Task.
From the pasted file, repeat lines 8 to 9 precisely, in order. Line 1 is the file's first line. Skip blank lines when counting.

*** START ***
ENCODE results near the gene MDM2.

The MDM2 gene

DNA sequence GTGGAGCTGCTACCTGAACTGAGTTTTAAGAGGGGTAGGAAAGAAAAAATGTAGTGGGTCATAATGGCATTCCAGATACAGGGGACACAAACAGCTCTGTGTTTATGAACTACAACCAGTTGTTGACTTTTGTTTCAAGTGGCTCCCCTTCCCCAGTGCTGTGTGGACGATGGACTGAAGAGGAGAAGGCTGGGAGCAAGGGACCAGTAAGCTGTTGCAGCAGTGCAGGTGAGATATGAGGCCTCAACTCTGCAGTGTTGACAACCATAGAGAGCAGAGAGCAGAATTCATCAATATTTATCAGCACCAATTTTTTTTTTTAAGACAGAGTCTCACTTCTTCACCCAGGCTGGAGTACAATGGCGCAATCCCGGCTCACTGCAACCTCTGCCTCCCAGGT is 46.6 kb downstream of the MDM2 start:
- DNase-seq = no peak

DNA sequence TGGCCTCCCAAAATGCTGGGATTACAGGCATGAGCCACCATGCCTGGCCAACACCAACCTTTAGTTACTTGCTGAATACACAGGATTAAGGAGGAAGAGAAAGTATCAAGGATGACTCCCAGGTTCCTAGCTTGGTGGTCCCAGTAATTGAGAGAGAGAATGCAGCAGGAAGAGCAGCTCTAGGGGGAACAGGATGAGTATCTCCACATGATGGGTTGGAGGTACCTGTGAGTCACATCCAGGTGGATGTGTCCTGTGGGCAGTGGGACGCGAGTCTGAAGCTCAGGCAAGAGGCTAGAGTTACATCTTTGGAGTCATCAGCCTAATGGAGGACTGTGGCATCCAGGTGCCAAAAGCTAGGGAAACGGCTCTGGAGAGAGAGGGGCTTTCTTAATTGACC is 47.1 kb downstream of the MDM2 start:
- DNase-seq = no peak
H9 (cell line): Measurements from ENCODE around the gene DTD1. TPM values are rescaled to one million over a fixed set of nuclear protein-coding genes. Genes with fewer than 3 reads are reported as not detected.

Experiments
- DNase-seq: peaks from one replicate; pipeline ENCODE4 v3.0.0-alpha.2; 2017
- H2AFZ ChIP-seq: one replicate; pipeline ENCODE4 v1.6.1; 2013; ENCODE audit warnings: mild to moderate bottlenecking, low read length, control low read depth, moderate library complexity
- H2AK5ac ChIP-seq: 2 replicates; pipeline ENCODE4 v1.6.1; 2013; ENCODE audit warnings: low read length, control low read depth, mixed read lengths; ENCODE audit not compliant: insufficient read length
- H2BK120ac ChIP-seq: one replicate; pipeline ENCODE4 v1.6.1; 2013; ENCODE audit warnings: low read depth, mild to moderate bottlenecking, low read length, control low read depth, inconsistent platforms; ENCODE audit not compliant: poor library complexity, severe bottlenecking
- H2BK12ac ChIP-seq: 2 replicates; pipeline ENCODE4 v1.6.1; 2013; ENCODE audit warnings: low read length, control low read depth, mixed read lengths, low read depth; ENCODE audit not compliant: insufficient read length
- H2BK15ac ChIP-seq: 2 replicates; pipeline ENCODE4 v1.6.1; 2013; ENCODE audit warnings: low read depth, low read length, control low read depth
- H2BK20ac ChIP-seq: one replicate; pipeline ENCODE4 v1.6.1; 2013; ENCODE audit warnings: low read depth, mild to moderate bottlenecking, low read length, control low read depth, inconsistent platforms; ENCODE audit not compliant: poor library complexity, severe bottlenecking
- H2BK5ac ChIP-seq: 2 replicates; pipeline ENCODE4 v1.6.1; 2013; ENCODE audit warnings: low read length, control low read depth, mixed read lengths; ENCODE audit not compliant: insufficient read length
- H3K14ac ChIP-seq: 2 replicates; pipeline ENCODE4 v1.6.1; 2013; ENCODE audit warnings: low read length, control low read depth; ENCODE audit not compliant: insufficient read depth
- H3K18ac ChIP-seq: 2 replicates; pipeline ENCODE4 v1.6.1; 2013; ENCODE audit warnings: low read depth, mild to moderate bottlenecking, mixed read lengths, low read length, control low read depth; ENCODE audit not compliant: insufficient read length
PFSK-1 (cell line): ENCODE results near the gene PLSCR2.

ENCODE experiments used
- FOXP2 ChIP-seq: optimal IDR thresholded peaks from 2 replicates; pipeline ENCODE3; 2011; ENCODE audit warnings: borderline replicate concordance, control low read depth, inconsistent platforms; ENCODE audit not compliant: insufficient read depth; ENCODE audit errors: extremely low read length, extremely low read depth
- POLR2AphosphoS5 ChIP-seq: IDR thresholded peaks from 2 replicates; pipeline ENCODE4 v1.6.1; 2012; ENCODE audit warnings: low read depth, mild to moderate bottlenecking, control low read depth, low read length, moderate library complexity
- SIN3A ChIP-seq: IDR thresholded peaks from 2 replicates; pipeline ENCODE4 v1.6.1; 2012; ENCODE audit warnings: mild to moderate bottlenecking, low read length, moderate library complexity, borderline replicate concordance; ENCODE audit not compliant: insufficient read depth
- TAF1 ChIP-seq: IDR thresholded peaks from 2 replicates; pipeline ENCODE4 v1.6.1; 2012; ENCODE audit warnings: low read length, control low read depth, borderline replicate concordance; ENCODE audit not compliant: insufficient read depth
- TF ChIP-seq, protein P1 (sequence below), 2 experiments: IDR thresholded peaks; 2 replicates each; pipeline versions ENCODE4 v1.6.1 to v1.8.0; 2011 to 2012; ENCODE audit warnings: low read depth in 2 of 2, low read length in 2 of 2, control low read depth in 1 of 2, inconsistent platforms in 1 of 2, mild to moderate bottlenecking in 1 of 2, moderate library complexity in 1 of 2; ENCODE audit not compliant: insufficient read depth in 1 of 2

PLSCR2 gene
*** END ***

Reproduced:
Experiments
- DNase-seq: peaks from one replicate; pipeline ENCODE4 v3.0.0-alpha.2; 2017